Below is an article by A. B. Damania who talks about his uncle Dorabji Damania. Parsis were once a very large presence in the Indian Railway system, both pre and post Independence.
MY FATHER’S OLDER BROTHER, Dorabji M. Damania, after having passed his SSC from the Parsi Orphanage at Lalbaug, Mumbai, found work as a clerk for a Parsi businessman who had a general store (hardware & provisions) in Lahore (now in Pakistan) around 1910s. He must be in his mid-20s. He was not happy with his salary and the treatment from the store-owner with whom he had many quarrels. One day a British gentleman walked in to the store to buy something and Dorabji made friends with him. During conversation the British man let out that he was actually a superintendent in the Northern Railway based at Delhi and gave Dorabji his official calling card. He was so impressed with Dorabji that he said that "If ever you are in need of help contact me."
A few months later Dorabji had another quarrel with his boss the store-owner and left the job in a huff carrying only a single small suitcase in his hand and a few rupees in this pocket. He arrived at Delhi and sought out the British gentleman, presented himself at his office and said "Sir, you told me that if ever I needed help I should contact you. Here I am." The British gentleman, whose name I do not recollect, said "Very well, Dorabji. Report tomorrow to the station-master at the Delhi railway station with this note I am giving you". Dorabji was employed in the railways the very next day as "Ticket Collector" even before a railway uniform could be stitched for him. After a few years as ticket collector at Delhi he took some training and was promoted to a Guard on the goods trains of the Northern Railways (steam traction at that time)..
He used to speak to me of the very many lonely hours he would have to spend as a guard of a goods train at all hours of the day and night. Sometimes the goods train would lie in the siding of some obscure station for many hours. Being the last bogey at the end of 50-60 goods wagons inside the guard’s wagon was a rough ride with lots of shaking, swaying, rattling, and noise (only those who have ridden inside the last bogey of a goods train can appreciate the hardship). There was no electricity in the guard’s wagon only a kerosene hurricane lamp, a writing desk, red/green flags and the wheel with a mechanical emergency brake. After a few years, he was promoted to Guard of passengers trains and was posted to Saharanpur, Uttar Pradesh (see 1907 photo of Saharanpur Railway Station), then on the North Western Railway (NWR).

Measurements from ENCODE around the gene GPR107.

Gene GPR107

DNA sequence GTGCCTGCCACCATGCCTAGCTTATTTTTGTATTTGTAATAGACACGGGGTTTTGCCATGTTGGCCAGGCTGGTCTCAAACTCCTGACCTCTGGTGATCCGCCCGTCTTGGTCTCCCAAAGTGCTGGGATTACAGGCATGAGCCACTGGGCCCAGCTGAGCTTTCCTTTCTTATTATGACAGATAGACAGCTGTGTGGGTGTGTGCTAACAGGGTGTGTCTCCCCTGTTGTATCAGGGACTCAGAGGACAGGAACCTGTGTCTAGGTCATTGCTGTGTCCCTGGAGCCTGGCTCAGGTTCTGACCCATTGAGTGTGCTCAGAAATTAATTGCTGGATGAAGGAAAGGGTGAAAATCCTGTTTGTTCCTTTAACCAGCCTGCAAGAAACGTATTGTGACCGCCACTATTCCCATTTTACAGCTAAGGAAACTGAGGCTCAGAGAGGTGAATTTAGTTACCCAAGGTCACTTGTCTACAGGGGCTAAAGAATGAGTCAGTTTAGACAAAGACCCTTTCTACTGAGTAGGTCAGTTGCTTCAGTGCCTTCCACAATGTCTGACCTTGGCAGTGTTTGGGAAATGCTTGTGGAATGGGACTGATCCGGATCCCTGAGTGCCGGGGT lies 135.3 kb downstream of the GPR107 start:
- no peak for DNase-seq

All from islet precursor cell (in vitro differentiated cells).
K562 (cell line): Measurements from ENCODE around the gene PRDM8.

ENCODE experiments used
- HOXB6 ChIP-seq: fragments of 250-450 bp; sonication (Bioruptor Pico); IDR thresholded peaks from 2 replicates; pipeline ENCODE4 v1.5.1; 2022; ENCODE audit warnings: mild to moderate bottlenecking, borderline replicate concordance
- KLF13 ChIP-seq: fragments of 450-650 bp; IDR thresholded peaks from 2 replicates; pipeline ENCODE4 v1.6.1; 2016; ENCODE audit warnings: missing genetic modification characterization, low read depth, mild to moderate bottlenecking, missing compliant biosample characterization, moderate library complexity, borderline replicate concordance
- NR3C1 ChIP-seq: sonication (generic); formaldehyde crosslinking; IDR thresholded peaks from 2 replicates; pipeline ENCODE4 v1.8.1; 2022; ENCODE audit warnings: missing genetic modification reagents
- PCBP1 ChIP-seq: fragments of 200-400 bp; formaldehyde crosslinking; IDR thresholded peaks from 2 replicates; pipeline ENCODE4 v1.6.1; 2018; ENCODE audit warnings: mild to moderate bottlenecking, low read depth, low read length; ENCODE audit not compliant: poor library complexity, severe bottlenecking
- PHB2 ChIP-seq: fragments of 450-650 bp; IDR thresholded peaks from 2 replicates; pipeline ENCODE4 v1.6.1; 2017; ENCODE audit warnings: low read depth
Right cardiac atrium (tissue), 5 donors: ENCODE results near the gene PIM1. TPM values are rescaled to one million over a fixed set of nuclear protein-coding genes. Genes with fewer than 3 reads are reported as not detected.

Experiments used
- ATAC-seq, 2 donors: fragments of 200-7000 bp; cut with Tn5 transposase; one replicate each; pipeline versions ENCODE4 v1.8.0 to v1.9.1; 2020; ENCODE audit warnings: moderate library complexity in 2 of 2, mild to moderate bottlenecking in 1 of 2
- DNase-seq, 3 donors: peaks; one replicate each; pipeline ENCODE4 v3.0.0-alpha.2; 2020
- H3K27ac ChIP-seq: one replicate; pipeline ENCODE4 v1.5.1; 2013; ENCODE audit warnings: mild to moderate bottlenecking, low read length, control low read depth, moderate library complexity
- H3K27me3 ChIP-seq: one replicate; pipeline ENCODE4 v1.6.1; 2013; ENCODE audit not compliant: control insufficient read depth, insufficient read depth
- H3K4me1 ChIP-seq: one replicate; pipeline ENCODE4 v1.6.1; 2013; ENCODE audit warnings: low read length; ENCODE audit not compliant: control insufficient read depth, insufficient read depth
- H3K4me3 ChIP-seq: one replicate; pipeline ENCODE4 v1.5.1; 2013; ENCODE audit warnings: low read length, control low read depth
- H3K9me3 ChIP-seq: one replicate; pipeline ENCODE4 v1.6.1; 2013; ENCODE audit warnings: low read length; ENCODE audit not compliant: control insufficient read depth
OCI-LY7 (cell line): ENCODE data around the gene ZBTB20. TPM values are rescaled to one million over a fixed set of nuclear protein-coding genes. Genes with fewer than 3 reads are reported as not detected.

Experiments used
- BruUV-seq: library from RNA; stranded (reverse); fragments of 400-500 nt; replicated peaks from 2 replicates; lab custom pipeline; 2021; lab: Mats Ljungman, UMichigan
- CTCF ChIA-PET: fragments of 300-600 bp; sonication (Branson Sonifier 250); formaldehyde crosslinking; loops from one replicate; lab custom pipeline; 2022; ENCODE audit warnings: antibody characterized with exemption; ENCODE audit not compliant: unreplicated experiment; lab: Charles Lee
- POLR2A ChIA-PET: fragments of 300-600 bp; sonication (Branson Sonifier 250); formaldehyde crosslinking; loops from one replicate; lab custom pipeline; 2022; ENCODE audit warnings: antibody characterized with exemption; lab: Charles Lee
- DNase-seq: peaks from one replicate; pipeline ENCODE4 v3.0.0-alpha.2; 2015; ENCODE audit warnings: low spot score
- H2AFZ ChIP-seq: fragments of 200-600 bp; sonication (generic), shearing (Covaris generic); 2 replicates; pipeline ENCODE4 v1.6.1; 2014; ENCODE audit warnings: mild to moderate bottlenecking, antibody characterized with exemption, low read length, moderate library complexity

He was also provided with accommodation at the railway quarters. With a raise in salary and his own accommodation he thought it was time to find a life partner. He, therefore, took leave and came to Bombay in 1920 (see photo above). He soon married a very beautiful Parsi lady (Miss Dhun Fitter) and took her to Saharanpur with him. She was soon with child and Dorabji was extremely excited about becoming a father. Unfortunately, his wife died of postpartum sepsis only days after giving birth, leaving him with a female child whom he named Freny. Dorabji was grief stricken. Alone and far from relatives, and unable to care for a small baby all by himself and distraught at having lost his wife so soon after marriage, he took early retirement from the railways and returned to Bombay around 1935. He found a job with Tata Chemicals as a clerk till his retirement in the mid 1950s.
I still have his Guard’s Whistle (Made in England) at the end of a silver chain with a pocket clasp at the other end. Even today, after almost 100 years, when I blow it with full breath in my lungs, it is loud enough to be heard for at least half a km. It was supposed to be audible from the Guard’s compartment at the end of the train right up to the engine driver who was 12-13 compartments in the front. The whistle was also for the passengers who had not boarded the train as well as for those who had come to bid farewell to their kith and kin. The whistle would be heard throughout the length of the platform from one end to the other. Dorabji would then wave the green flag or if it was night the green kerosene lamp. And the train would slowly start to move. He would only take his seat after his own guard’s compartment at the back of the train had passed the outer signal cabin and the train picked up speed. He died in 1963.